Geopolitics, China, and Investor-Stale Arbitration
In C B Picker, L Toohey and J Greenacre (eds), China in the International Economic Order (Cambridge, 2015) ch 16
14 Pages Posted: 26 Feb 2018
Date Written: January 1, 2015
Until recently, China was not particularly interested in investor-state arbitration. It viewed institutions such as the International Center for the Settlement of Investment Disputes (ICSIDI) with deep distrust due to its emphasis on state sovereignty and ideological considerations. Furthermore, China lacked experience in international litigation. However, in recent years, its altitude has changed dramatically, and it is clear that China has invested immense resources to prepare itself and its investors for future arbitration. This is evident, for example, in China's growing interest in the functioning of the ICSID and its inclusion of arbitration in its growing practice of negotiating investment treaties that regulate investor-state disputes. This practice is also evident in China's three model Bilateral Investment Treaties (Model BITs), on which its various regional and bilateral trade and investment agreements are significantly based.
China is the largest recipient of foreign direct investment (FDI) and fifth in outward investment, recently overtaking the United States as the world's largest trading nation. It is a net importer of, among other products, oil, gas, and coal, and it is investing significantly in Africa, Asia, and South America to meet its energy supply needs. A Special Report of the Asia Society indicates that FDI from China to the United States is doubling annually, and China's total projected investments are expected to reach close to US$2 trillion by 2020.
China's ongoing integration has made it the second most prolific negotiator of BITs. It has signed over 130 BITs to date, second only to Germany. This statistic is all the more striking considering that China concluded its first BIT only in 1982 with Sweden and its second BIT with Germany in 1985. It ratified the ICSID Convention in 1993. Equally striking is the comparatively recent developments of China's three Model BITs. The first was initiated in the early 1980s, the second developed in 1992, and the third in 1998. These documents are analysed in the subsequent sections below.
However, despite prolific inbound and outbound investment, China has had limited experience with investor-state arbitration to date. No claim by an inbound investor in China has been the subject of an arbitration award, and few Chinese outbound investors have brought claims against China's BIT partners. Nonetheless, China is clearly anticipating the possibility, and a number of distinctive provisions in its BIT may be the subject of a future claim.
This chapter identifies how China has developed its bilateral investment treaty regime through a succession of three model BITs. It then scrutinizes China's approach to resolving investment disputes in light of China's geometric growth in FDI inflows and outflows, but limited experience with arbitration. Section 2 evaluates China's current model BIT, including its legal and economic significance, and speculates on its future BIT program. Section 3 analyzes the virtual absence of arbitration claims by inbound investors against China, including the political and economic reasons for that absence. Section 4 considers claims by outbound Chinese investors against China's BIT partners and the legal and economic nature of those claims. Section 5 considers the global significance of China adopting a new model BIT. Section 6 evaluates China's likely influence on a uniform BIT movement in light of its global economic and political state.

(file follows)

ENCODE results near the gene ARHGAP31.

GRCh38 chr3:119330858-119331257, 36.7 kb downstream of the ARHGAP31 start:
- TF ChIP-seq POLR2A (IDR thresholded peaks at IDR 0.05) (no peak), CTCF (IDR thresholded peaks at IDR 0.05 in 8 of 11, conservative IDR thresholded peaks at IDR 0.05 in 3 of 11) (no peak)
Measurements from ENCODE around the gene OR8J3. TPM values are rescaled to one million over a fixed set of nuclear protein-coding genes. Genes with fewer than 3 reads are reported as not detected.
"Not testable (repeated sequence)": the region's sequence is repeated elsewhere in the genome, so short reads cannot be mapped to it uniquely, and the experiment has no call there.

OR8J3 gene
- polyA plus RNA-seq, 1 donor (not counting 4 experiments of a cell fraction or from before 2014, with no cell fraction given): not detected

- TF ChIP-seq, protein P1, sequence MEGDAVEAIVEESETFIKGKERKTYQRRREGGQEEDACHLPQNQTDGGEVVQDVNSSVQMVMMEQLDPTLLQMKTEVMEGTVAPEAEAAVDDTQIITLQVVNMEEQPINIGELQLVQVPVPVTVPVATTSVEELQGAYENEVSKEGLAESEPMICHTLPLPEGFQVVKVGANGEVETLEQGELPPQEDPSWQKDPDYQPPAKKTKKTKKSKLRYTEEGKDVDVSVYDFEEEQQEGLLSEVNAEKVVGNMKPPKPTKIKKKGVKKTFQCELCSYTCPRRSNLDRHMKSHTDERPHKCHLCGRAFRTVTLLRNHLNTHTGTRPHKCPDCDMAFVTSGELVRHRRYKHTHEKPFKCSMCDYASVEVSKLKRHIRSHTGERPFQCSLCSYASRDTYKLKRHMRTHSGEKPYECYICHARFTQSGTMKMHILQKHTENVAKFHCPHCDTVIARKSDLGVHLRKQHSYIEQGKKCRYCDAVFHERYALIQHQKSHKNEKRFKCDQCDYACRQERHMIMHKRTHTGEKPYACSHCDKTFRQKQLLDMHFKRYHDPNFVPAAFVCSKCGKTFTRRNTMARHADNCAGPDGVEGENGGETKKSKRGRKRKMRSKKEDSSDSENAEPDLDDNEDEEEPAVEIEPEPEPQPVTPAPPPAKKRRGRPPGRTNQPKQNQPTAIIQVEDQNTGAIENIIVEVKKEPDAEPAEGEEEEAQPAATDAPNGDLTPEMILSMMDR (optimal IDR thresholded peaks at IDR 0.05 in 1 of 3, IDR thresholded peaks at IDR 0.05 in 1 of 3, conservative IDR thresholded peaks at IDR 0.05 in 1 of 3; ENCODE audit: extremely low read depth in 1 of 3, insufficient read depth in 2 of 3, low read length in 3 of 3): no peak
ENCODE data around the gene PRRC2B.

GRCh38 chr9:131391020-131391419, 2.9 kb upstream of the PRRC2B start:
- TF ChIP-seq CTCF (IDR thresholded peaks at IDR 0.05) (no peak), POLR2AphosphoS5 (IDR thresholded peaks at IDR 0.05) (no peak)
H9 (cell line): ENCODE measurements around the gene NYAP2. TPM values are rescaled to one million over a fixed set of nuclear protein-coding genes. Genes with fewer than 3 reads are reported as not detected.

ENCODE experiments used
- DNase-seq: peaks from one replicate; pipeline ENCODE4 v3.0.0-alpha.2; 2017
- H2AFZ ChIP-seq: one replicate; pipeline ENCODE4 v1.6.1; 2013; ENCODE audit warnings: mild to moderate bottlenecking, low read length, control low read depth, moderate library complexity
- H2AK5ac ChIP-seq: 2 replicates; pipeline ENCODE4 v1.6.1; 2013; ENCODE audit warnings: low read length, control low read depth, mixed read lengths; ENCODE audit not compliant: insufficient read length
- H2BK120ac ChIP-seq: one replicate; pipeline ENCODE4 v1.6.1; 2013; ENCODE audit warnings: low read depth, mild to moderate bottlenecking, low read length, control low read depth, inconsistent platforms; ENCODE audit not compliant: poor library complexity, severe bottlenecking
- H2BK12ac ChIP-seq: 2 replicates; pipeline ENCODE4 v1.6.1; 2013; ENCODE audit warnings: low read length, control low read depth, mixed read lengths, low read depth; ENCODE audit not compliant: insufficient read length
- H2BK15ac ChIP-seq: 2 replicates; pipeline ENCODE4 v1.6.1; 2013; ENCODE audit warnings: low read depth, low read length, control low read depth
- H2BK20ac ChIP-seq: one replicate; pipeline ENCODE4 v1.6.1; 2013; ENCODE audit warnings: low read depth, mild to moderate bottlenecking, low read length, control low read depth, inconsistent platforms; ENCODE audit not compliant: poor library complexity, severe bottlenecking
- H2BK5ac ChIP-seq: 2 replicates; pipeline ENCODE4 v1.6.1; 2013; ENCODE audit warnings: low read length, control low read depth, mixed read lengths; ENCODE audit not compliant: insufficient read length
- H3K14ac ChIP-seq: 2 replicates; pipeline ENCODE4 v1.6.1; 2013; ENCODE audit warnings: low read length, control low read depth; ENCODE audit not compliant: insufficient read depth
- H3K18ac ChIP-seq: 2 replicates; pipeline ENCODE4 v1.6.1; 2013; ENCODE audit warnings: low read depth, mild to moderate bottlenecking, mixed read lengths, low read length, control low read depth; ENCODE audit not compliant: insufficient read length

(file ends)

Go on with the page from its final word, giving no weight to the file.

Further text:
Furthermore, this chapter considers whether China's growing geopolitical influence over international investment practice will cause a paradigm shift in a priori principles of law, notably in relation to investor protections and state defenses. It evaluates the extent to which China is likely· to accommodate Western liberal values to protect its growing outbound investors, while affirming its stature as a planned economy striving to protect its national interests, including slate-owned enterprises, from inbound foreign investors.
Finally, the chapter examines whether China has developed its own unique paradigm in regulating international investment, including investor-state disputes, the extent of divergence between that paradigm and those propagated by Western liberal slates, and whether that variance is growing or receding. It explores the potential re-calibration of free market investor protections in light of the domestic policies of planned economics that replicate, in whole or in part, China's success in inbound and outbound investment. It concludes by considering whether, given China's growing global economic and political influence, its evolving paradigm as an investment nation is likely to lead to corresponding paradigm shifts in global investment jurisprudence.
Keywords: China, International Center for the Settlement of lnvestment Disputes (ICSIDI), Bilateral Investment Treaties, BIT, foreign direct investment, outbound investment, inbound investment, Investor-state Arbitration
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